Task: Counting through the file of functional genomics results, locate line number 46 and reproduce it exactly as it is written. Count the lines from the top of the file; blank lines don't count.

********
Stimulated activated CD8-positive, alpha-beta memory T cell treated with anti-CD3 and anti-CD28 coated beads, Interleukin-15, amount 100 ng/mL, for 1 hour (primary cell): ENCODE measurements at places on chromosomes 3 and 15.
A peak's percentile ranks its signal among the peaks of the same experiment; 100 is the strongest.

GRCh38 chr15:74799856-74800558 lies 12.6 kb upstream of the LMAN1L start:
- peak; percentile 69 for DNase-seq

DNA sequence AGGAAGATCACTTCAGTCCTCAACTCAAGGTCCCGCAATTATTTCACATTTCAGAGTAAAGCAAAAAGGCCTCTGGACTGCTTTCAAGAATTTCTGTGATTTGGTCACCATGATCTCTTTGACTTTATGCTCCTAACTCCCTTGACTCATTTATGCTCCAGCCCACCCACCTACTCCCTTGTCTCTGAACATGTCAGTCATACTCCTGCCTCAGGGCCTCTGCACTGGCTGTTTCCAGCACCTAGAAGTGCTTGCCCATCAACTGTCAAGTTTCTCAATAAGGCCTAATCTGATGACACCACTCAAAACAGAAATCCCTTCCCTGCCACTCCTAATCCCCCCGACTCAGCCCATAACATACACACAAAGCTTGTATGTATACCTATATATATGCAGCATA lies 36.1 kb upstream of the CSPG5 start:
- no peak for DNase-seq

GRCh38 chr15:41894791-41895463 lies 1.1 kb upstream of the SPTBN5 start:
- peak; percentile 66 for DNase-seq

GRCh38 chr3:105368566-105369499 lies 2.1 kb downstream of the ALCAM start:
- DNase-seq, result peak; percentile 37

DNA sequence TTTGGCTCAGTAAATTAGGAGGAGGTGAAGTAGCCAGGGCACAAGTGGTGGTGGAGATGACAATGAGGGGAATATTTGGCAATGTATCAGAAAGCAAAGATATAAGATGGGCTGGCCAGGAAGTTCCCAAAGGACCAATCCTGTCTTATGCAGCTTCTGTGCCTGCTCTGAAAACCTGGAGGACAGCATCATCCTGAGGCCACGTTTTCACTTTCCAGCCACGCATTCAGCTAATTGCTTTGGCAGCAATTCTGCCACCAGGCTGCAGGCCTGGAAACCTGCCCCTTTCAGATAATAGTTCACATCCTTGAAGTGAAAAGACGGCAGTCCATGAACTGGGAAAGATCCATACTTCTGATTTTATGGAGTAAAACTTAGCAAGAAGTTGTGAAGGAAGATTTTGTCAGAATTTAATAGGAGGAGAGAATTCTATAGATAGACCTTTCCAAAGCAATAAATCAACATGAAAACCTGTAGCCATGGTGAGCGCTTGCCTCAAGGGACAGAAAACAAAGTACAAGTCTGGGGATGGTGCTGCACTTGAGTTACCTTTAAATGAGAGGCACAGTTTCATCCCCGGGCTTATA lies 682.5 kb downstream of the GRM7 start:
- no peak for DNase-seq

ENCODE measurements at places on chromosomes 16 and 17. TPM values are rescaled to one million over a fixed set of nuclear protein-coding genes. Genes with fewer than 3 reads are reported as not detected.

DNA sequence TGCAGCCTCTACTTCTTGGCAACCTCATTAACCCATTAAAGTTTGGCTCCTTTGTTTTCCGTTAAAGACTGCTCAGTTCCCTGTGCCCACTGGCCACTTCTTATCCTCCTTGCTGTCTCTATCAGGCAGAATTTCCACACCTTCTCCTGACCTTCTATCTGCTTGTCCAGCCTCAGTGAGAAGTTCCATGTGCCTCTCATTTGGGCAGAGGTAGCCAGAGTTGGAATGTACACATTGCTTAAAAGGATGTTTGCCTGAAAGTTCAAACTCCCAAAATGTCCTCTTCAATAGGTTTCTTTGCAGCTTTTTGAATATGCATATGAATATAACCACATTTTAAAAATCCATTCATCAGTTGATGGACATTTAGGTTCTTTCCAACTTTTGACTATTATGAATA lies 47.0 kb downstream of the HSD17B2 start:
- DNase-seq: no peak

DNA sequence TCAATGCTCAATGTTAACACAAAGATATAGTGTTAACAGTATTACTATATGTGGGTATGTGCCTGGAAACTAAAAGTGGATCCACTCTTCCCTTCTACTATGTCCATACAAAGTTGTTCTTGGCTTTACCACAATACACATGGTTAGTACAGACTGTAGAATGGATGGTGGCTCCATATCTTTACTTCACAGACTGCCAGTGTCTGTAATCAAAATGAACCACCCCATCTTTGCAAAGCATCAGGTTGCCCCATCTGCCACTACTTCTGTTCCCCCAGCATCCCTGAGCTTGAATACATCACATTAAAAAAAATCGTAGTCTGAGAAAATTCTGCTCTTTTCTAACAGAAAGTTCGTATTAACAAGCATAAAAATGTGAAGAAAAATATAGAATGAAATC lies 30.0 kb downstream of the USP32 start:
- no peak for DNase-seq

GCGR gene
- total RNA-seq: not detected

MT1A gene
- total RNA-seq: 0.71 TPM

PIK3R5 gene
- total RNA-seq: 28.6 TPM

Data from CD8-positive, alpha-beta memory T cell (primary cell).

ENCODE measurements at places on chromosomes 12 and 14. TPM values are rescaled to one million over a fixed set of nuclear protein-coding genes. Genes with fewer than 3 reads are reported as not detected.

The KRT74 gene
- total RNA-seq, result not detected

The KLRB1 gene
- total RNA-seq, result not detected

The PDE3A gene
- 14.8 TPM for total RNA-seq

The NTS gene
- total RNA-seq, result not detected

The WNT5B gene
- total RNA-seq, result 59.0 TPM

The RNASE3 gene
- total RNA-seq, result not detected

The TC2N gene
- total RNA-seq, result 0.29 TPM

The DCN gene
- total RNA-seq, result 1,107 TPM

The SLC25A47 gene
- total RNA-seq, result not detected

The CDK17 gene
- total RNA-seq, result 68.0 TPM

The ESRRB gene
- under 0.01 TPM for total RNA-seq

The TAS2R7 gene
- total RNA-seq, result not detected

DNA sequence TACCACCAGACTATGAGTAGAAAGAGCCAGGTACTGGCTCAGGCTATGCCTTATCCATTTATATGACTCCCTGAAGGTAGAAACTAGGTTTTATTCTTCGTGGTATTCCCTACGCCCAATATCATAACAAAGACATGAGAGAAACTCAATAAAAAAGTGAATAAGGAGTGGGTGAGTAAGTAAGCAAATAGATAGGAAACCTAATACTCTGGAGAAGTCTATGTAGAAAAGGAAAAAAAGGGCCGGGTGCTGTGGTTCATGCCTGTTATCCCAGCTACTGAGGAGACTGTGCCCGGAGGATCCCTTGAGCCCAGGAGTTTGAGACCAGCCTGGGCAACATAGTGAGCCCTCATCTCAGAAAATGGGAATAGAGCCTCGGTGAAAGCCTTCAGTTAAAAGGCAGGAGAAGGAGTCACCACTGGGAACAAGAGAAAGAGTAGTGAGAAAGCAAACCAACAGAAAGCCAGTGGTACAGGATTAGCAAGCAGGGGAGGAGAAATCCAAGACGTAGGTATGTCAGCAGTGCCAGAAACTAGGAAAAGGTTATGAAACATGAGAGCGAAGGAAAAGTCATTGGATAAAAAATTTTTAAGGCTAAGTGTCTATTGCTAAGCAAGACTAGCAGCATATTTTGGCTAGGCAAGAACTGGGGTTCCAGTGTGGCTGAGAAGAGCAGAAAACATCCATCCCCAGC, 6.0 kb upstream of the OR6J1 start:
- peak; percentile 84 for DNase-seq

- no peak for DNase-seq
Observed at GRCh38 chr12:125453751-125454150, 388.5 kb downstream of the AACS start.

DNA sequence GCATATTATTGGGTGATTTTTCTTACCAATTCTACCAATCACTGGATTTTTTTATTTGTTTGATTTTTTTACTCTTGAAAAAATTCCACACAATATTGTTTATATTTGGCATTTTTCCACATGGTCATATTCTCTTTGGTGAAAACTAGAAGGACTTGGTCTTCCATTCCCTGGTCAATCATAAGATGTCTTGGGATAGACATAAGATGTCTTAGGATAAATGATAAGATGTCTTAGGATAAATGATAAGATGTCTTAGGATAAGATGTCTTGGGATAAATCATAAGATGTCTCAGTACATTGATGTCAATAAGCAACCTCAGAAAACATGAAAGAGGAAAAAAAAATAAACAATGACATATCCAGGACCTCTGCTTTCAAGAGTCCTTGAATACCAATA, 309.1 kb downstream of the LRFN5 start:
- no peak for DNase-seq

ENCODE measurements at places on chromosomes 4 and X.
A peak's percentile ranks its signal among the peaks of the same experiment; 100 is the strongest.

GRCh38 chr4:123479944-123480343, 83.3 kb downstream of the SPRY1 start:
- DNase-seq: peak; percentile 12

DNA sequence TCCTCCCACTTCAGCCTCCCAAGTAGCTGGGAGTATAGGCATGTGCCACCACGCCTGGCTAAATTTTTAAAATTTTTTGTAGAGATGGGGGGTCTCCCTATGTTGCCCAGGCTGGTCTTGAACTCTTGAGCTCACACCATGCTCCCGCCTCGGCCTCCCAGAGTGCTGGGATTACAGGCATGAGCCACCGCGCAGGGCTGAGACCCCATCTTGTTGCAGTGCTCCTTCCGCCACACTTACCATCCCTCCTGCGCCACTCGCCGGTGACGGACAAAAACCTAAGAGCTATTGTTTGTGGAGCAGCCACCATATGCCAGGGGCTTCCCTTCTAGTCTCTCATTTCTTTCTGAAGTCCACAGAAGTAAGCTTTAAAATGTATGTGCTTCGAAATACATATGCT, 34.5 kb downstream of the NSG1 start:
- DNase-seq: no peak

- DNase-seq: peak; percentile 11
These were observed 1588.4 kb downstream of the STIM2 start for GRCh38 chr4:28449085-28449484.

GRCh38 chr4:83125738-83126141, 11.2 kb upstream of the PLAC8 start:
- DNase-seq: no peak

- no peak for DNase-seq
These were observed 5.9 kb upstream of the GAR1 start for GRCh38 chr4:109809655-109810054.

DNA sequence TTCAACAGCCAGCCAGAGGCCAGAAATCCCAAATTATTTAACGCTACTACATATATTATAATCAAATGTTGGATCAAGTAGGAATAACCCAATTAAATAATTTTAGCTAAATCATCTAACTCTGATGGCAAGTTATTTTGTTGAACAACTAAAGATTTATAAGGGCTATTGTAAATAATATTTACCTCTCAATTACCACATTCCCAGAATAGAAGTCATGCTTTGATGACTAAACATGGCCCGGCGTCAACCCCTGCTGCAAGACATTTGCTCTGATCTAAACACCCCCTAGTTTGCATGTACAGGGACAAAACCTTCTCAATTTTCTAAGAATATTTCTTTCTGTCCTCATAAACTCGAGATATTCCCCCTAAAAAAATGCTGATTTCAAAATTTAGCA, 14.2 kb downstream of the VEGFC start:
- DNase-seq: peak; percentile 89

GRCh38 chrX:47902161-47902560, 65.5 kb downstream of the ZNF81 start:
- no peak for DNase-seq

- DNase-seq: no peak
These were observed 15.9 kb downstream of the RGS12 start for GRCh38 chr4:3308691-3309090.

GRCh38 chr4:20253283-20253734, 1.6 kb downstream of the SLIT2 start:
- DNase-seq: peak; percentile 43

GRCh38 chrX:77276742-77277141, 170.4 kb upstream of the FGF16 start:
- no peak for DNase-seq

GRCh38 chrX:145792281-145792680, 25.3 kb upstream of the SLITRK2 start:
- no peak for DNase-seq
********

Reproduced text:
The ESRRB gene